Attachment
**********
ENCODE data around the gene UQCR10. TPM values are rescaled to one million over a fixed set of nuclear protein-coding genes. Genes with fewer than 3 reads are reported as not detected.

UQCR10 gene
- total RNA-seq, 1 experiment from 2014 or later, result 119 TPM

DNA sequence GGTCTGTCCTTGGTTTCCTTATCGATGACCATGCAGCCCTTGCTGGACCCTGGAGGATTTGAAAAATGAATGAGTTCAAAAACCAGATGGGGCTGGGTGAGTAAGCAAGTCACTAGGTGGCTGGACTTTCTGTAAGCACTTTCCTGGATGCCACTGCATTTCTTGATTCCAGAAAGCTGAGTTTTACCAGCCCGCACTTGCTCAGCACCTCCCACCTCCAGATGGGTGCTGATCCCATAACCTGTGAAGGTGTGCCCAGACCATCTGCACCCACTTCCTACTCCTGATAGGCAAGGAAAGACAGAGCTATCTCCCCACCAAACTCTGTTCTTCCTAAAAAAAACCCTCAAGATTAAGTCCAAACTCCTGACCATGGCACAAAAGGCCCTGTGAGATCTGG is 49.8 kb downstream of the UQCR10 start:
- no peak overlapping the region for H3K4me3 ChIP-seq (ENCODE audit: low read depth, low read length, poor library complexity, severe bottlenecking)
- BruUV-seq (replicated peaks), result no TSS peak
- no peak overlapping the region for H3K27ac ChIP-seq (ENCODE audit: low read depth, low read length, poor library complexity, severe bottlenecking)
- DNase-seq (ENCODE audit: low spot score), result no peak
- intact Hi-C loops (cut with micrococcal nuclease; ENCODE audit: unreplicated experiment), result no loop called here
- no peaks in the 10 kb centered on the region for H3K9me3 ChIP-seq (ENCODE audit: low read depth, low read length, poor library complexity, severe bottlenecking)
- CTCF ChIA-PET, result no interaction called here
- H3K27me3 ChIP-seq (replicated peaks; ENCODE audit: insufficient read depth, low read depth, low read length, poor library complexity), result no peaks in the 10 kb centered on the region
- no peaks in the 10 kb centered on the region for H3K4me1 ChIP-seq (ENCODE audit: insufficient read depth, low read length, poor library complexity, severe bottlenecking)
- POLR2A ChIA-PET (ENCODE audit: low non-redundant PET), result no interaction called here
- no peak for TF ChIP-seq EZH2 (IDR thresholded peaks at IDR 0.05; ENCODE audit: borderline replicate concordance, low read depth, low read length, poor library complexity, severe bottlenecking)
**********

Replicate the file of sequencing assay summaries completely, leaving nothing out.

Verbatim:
ENCODE data around the gene UQCR10. TPM values are rescaled to one million over a fixed set of nuclear protein-coding genes. Genes with fewer than 3 reads are reported as not detected.

UQCR10 gene
- total RNA-seq, 1 experiment from 2014 or later, result 119 TPM

DNA sequence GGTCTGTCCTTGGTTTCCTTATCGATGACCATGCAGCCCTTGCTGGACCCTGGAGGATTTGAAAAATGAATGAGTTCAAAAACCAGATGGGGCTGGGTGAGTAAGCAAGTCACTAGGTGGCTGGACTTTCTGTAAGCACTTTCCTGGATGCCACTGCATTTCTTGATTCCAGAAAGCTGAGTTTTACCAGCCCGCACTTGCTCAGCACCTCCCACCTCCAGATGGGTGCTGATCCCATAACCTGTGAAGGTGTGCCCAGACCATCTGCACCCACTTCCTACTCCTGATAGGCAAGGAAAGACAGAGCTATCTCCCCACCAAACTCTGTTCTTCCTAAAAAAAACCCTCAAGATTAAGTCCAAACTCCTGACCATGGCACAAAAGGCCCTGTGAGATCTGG is 49.8 kb downstream of the UQCR10 start:
- no peak overlapping the region for H3K4me3 ChIP-seq (ENCODE audit: low read depth, low read length, poor library complexity, severe bottlenecking)
- BruUV-seq (replicated peaks), result no TSS peak
- no peak overlapping the region for H3K27ac ChIP-seq (ENCODE audit: low read depth, low read length, poor library complexity, severe bottlenecking)
- DNase-seq (ENCODE audit: low spot score), result no peak
- intact Hi-C loops (cut with micrococcal nuclease; ENCODE audit: unreplicated experiment), result no loop called here
- no peaks in the 10 kb centered on the region for H3K9me3 ChIP-seq (ENCODE audit: low read depth, low read length, poor library complexity, severe bottlenecking)
- CTCF ChIA-PET, result no interaction called here
- H3K27me3 ChIP-seq (replicated peaks; ENCODE audit: insufficient read depth, low read depth, low read length, poor library complexity), result no peaks in the 10 kb centered on the region
- no peaks in the 10 kb centered on the region for H3K4me1 ChIP-seq (ENCODE audit: insufficient read depth, low read length, poor library complexity, severe bottlenecking)
- POLR2A ChIA-PET (ENCODE audit: low non-redundant PET), result no interaction called here
- no peak for TF ChIP-seq EZH2 (IDR thresholded peaks at IDR 0.05; ENCODE audit: borderline replicate concordance, low read depth, low read length, poor library complexity, severe bottlenecking)